The marketing funnel has been around for ages but times have changed and customers are changing with them. Does the marketing funnel still have a place in your marketing and communication strategy?
Read any topic related to marketing and it’s not uncommon for the marketing funnel to find its way into the conversation. It shouldn’t come as a surprise as the marketing funnel has long been considered a valuable tool.
As times have changed, people have changed with it. The marketing funnel isn’t immune either.
While it may still be prevalent throughout the world of marketing and communication the marketing funnel has found itself surrounded by some controversy.
A leading consulting firm wrote an article in 2019 and it wasn’t kind to the idea of the marketing funnel.
This didn’t go without notice and some industry-leading figures declared the marketing funnel dead.
This begs the question, is the marketing funnel still relevant to those working in modern marketing and communication?
This is what we will explore in today’s article.
What is the Marketing Funnel?
If you googled “marketing funnel” you would find many different types of marketing funnels. Some have more steps and some less. There isn’t one definition of the marketing funnel out there that is common to all of us.
This in itself presents a problem.
Before dive any deep into this conversation, we need to start with a common meaning of the marketing funnel. I define it as:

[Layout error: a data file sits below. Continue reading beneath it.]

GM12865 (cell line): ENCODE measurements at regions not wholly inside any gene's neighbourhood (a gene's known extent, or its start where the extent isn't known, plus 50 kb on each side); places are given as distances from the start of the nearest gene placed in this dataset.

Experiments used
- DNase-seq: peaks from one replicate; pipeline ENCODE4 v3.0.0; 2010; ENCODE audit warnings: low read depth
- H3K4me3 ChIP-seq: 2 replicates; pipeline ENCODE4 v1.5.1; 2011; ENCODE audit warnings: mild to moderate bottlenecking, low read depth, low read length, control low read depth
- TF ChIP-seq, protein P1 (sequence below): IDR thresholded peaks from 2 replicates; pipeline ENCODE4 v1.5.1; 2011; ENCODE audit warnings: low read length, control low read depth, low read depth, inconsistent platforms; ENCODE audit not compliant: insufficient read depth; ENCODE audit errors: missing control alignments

The first step is awareness. If people don’t know who you are, you can be assured they won’t do business with you. You can develop awareness in a variety of ways such as running ads, media relations, social media, or search.
In the interest stage, people want information about how your product or service might solve their particular problem. They will likely want to know something about your business as well. The content on your website can be a great help in helping to generate more interest.
The next step is consideration. This is where If people will look at your products and services under a microscope. They will make product comparisons and comb through reviews to make sure you are right for them.
Conversion is what many consider the final step. While most people see a conversion as a sale it’s important to understand that it can be defined in many ways. A better definition would be your prospect has taken the action you want them to take. However, for the purpose of this article, I’m going to define it as a sale.
Maybe this is just my years in customer service but I don’t see a sale as an end. I see it as another step in the relationship between you and your customer. Retention isn’t a given. You have to work to keep your customer coming back.
The final step is evangelism. I see this step as the holy grail. Your evangelists are the people who love you to the degree that they will happily sell your product for you.
Enter the Gartner Study
In early 2019, there was an article on Gartner’s website that caused a bit of a stir. Before I get into it, for those of you who may not know who Gartner is, the are, in their own words: